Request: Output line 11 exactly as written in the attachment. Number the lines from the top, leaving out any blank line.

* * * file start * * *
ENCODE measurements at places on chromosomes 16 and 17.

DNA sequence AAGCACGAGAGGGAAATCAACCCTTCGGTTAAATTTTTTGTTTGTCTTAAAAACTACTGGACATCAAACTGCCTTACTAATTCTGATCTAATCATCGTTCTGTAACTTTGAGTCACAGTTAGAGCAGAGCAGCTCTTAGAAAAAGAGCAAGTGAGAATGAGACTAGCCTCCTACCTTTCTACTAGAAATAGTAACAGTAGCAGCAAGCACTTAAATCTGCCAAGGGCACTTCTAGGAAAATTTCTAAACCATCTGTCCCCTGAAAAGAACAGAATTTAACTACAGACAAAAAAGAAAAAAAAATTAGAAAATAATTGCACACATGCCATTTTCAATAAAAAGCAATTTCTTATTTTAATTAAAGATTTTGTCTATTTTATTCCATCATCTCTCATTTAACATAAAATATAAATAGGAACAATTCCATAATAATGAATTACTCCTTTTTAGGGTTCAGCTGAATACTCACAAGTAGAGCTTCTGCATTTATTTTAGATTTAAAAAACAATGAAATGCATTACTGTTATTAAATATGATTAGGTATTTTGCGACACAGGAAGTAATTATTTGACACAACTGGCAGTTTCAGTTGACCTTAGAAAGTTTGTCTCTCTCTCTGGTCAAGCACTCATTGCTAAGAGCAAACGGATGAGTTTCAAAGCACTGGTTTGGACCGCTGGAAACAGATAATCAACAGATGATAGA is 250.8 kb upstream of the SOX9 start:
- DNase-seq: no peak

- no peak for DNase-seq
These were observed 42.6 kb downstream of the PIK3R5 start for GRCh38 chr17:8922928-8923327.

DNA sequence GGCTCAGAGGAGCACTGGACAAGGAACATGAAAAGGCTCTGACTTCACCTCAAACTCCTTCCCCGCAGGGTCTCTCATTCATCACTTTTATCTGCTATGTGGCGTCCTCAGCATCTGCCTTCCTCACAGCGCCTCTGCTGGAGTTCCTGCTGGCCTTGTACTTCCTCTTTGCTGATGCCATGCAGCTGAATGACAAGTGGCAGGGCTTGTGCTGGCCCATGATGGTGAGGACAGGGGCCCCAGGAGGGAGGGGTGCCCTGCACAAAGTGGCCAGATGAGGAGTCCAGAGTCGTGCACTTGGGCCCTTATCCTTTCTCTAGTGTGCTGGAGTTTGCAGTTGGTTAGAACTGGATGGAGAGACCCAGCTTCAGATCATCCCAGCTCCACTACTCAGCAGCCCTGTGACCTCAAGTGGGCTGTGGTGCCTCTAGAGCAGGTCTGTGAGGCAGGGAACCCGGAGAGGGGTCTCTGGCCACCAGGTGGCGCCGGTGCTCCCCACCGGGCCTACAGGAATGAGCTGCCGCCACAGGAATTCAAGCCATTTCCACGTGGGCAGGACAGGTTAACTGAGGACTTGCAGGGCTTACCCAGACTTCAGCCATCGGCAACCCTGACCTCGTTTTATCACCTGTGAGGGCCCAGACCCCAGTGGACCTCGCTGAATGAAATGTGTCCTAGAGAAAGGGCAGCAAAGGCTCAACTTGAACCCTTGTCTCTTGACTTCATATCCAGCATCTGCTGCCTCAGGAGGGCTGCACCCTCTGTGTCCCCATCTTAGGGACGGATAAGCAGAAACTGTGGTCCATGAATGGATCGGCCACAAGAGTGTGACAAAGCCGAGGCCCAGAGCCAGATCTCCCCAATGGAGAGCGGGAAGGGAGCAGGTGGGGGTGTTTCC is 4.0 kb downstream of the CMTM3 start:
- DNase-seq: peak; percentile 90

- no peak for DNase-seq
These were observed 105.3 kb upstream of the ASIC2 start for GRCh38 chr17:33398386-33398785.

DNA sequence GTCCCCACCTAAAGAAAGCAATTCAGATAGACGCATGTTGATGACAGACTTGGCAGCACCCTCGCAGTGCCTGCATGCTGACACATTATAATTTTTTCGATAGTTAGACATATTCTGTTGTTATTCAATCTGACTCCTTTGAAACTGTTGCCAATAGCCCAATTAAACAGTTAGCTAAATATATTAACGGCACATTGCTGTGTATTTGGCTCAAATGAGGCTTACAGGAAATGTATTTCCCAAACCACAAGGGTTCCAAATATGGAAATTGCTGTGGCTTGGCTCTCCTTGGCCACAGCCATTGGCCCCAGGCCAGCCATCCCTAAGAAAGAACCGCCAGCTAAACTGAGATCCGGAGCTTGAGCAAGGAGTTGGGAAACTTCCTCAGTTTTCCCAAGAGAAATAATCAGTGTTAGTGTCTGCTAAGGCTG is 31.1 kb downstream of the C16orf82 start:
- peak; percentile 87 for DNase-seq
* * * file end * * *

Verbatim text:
- peak; percentile 87 for DNase-seq